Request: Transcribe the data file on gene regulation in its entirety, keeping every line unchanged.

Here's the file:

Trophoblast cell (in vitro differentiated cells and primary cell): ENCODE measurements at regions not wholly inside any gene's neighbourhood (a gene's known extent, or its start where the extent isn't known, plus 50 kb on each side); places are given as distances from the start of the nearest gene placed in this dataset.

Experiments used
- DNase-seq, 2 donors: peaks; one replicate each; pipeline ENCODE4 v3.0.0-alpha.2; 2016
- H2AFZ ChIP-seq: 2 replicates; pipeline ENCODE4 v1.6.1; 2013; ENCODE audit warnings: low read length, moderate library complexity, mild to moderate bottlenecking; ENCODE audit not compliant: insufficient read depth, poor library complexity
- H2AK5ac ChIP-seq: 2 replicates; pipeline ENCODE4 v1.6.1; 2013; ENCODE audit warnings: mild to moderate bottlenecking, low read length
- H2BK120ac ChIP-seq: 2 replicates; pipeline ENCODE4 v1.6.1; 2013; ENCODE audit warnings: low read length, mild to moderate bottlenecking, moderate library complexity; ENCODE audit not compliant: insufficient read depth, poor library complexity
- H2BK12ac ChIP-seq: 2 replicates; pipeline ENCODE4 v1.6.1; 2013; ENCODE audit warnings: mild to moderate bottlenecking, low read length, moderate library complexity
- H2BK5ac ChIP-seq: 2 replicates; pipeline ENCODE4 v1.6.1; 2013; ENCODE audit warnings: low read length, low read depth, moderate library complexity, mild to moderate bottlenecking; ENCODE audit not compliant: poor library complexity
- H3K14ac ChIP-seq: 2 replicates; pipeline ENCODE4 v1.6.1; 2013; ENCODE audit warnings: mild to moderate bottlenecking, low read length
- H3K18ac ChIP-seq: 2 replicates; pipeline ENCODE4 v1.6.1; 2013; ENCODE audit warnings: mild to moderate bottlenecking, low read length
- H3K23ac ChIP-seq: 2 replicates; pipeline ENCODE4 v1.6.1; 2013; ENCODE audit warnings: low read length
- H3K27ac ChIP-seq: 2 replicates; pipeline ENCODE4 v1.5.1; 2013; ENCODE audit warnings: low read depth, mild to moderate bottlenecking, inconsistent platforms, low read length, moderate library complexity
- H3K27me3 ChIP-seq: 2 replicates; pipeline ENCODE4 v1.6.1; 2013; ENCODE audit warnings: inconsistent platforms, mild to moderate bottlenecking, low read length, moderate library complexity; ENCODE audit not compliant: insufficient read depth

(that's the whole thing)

Trophoblast cell (in vitro differentiated cells and primary cell): ENCODE measurements at regions not wholly inside any gene's neighbourhood (a gene's known extent, or its start where the extent isn't known, plus 50 kb on each side); places are given as distances from the start of the nearest gene placed in this dataset.

Experiments used
- DNase-seq, 2 donors: peaks; one replicate each; pipeline ENCODE4 v3.0.0-alpha.2; 2016
- H2AFZ ChIP-seq: 2 replicates; pipeline ENCODE4 v1.6.1; 2013; ENCODE audit warnings: low read length, moderate library complexity, mild to moderate bottlenecking; ENCODE audit not compliant: insufficient read depth, poor library complexity
- H2AK5ac ChIP-seq: 2 replicates; pipeline ENCODE4 v1.6.1; 2013; ENCODE audit warnings: mild to moderate bottlenecking, low read length
- H2BK120ac ChIP-seq: 2 replicates; pipeline ENCODE4 v1.6.1; 2013; ENCODE audit warnings: low read length, mild to moderate bottlenecking, moderate library complexity; ENCODE audit not compliant: insufficient read depth, poor library complexity
- H2BK12ac ChIP-seq: 2 replicates; pipeline ENCODE4 v1.6.1; 2013; ENCODE audit warnings: mild to moderate bottlenecking, low read length, moderate library complexity
- H2BK5ac ChIP-seq: 2 replicates; pipeline ENCODE4 v1.6.1; 2013; ENCODE audit warnings: low read length, low read depth, moderate library complexity, mild to moderate bottlenecking; ENCODE audit not compliant: poor library complexity
- H3K14ac ChIP-seq: 2 replicates; pipeline ENCODE4 v1.6.1; 2013; ENCODE audit warnings: mild to moderate bottlenecking, low read length
- H3K18ac ChIP-seq: 2 replicates; pipeline ENCODE4 v1.6.1; 2013; ENCODE audit warnings: mild to moderate bottlenecking, low read length
- H3K23ac ChIP-seq: 2 replicates; pipeline ENCODE4 v1.6.1; 2013; ENCODE audit warnings: low read length
- H3K27ac ChIP-seq: 2 replicates; pipeline ENCODE4 v1.5.1; 2013; ENCODE audit warnings: low read depth, mild to moderate bottlenecking, inconsistent platforms, low read length, moderate library complexity
- H3K27me3 ChIP-seq: 2 replicates; pipeline ENCODE4 v1.6.1; 2013; ENCODE audit warnings: inconsistent platforms, mild to moderate bottlenecking, low read length, moderate library complexity; ENCODE audit not compliant: insufficient read depth